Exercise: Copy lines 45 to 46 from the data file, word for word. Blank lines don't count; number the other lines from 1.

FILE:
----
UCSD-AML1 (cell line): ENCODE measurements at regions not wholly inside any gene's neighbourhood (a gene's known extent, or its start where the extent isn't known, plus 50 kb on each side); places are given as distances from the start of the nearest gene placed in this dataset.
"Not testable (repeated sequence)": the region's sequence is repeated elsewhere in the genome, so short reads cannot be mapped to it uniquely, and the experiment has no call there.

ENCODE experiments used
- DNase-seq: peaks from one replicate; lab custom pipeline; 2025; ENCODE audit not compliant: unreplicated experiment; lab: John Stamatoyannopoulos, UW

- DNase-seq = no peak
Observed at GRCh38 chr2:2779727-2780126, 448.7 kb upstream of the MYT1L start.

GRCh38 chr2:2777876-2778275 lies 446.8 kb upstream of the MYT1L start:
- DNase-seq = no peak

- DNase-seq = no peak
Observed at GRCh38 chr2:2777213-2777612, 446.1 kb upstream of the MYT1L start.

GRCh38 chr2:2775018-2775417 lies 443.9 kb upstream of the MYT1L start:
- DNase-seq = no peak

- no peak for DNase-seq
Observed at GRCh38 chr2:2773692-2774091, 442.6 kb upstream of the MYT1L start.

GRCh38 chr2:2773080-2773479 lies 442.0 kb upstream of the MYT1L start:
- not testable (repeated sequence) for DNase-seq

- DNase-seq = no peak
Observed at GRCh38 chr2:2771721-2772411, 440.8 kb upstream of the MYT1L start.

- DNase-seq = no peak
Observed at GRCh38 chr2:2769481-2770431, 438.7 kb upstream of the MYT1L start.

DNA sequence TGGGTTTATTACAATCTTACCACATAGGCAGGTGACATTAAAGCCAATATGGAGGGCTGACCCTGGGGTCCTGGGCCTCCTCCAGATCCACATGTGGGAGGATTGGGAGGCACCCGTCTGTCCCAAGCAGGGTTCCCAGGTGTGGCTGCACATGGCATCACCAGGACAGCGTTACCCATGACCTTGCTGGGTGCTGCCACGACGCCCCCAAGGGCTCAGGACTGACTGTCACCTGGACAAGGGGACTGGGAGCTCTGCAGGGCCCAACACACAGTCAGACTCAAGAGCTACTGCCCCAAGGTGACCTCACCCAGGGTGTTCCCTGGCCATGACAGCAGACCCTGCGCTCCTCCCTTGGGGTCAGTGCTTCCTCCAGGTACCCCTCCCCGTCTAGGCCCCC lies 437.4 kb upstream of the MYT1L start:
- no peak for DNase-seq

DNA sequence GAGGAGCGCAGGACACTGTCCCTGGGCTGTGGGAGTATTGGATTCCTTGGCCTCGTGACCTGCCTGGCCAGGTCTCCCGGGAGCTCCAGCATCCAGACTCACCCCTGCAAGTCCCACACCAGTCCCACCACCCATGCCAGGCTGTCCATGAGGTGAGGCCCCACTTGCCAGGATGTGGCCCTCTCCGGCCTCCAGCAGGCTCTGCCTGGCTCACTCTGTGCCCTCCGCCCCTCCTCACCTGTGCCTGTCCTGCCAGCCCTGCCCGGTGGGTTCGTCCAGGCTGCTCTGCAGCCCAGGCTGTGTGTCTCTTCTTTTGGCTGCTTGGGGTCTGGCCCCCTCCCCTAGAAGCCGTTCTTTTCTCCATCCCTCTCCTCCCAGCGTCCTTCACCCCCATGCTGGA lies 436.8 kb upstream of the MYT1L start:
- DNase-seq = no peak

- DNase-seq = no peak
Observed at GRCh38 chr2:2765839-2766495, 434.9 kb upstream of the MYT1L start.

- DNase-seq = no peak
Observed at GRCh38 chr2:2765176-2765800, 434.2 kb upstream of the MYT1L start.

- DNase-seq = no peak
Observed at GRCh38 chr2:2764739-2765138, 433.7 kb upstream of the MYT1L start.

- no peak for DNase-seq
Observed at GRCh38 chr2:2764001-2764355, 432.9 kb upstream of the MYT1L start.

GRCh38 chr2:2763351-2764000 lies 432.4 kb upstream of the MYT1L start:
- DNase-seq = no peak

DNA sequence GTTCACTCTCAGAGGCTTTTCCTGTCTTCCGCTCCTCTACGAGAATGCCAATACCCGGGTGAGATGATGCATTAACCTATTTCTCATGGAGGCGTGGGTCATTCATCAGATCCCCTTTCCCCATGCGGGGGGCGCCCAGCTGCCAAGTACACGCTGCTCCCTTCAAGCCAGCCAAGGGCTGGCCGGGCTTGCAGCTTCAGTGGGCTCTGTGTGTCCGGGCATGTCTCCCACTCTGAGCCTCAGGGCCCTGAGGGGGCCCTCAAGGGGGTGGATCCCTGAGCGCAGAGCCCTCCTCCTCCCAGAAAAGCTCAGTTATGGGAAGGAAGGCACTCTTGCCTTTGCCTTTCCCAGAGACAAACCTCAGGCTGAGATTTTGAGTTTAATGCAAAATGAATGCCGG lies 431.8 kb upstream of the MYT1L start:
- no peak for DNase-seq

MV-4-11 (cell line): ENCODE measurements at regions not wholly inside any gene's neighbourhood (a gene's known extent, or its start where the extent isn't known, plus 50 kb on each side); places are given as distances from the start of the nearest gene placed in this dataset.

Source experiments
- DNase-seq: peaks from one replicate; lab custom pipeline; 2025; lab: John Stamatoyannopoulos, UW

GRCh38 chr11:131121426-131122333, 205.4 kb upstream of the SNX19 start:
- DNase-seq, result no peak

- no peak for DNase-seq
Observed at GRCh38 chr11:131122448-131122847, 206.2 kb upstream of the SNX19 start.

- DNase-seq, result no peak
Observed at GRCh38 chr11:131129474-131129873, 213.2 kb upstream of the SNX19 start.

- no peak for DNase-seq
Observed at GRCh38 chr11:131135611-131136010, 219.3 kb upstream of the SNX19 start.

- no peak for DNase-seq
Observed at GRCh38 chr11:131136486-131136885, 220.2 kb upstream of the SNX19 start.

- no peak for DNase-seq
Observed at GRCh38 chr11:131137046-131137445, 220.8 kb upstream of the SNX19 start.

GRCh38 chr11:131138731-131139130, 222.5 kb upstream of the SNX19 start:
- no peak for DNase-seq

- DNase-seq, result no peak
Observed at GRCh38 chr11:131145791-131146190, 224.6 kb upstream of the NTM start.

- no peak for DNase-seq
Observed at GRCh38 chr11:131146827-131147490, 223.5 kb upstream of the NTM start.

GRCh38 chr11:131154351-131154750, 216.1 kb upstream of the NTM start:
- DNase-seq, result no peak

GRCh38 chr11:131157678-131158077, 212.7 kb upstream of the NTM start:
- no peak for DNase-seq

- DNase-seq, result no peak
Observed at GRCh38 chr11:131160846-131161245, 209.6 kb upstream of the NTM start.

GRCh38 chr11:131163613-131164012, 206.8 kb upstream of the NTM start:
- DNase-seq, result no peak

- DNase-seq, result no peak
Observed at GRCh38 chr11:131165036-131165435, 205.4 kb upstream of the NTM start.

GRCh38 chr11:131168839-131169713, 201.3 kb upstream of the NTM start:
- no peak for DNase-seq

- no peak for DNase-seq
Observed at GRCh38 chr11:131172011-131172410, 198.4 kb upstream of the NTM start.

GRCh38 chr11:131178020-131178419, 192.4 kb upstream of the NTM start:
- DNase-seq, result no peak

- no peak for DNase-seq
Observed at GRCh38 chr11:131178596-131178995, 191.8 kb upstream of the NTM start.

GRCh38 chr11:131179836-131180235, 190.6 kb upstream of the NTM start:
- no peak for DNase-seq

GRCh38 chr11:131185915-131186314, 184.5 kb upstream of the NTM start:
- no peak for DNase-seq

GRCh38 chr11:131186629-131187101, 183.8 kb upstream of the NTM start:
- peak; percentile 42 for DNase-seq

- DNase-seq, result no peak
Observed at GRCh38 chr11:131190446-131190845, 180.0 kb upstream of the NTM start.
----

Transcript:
Observed at GRCh38 chr11:131129474-131129873, 213.2 kb upstream of the SNX19 start.

- no peak for DNase-seq